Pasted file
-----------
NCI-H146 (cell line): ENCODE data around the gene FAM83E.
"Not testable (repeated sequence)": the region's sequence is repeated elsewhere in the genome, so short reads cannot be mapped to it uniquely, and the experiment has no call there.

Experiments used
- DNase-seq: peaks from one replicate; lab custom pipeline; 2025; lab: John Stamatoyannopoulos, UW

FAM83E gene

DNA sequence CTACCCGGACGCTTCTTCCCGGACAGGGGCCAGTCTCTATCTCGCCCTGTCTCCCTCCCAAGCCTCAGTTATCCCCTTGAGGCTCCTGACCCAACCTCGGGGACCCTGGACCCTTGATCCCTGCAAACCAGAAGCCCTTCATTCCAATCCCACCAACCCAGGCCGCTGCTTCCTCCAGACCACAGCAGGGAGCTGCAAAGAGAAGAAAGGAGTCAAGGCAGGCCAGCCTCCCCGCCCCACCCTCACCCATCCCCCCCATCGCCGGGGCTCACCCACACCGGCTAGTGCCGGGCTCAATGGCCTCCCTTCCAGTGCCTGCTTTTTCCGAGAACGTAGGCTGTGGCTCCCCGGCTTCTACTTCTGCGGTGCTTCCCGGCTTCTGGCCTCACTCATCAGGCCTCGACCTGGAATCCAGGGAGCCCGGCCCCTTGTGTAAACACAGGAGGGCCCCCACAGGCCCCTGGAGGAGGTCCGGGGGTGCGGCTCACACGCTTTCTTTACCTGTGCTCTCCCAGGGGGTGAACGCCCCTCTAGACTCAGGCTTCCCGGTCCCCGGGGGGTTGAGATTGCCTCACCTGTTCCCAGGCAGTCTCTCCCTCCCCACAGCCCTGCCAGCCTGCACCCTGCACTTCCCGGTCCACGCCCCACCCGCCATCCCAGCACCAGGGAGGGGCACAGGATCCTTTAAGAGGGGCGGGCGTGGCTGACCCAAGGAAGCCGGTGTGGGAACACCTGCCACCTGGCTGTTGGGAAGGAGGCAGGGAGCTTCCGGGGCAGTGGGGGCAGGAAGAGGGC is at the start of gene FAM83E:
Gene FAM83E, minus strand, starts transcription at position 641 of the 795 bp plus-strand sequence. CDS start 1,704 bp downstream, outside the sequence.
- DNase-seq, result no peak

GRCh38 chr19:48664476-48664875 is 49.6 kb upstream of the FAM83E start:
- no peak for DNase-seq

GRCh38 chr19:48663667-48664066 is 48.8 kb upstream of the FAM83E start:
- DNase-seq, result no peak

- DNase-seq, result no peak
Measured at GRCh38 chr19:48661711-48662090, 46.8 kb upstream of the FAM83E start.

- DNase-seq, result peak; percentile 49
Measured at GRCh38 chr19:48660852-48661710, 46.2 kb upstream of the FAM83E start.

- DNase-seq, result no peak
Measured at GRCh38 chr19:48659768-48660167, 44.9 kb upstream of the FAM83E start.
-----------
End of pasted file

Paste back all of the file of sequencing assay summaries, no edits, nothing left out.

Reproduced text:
NCI-H146 (cell line): ENCODE data around the gene FAM83E.
"Not testable (repeated sequence)": the region's sequence is repeated elsewhere in the genome, so short reads cannot be mapped to it uniquely, and the experiment has no call there.

Experiments used
- DNase-seq: peaks from one replicate; lab custom pipeline; 2025; lab: John Stamatoyannopoulos, UW

FAM83E gene

DNA sequence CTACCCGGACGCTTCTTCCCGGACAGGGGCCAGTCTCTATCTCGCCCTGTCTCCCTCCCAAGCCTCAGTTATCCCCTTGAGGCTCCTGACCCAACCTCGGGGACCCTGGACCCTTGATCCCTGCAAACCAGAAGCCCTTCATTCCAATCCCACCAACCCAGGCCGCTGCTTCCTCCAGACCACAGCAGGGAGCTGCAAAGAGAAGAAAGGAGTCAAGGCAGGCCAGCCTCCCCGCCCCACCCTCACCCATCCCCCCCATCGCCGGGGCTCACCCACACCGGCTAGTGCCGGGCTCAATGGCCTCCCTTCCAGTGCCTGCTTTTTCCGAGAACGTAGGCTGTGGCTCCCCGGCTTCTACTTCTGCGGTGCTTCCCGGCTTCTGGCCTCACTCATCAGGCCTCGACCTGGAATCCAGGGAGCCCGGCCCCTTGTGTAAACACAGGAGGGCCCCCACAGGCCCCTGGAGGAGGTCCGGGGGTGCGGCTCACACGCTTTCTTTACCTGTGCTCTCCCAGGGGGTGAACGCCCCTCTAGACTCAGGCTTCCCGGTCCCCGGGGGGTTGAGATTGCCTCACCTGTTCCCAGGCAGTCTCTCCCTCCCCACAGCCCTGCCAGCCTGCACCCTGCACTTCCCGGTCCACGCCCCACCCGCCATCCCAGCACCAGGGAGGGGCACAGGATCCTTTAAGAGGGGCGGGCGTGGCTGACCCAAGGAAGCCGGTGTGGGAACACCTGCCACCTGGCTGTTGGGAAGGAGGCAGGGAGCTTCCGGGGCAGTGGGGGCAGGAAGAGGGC is at the start of gene FAM83E:
Gene FAM83E, minus strand, starts transcription at position 641 of the 795 bp plus-strand sequence. CDS start 1,704 bp downstream, outside the sequence.
- DNase-seq, result no peak

GRCh38 chr19:48664476-48664875 is 49.6 kb upstream of the FAM83E start:
- no peak for DNase-seq

GRCh38 chr19:48663667-48664066 is 48.8 kb upstream of the FAM83E start:
- DNase-seq, result no peak

- DNase-seq, result no peak
Measured at GRCh38 chr19:48661711-48662090, 46.8 kb upstream of the FAM83E start.

- DNase-seq, result peak; percentile 49
Measured at GRCh38 chr19:48660852-48661710, 46.2 kb upstream of the FAM83E start.

- DNase-seq, result no peak
Measured at GRCh38 chr19:48659768-48660167, 44.9 kb upstream of the FAM83E start.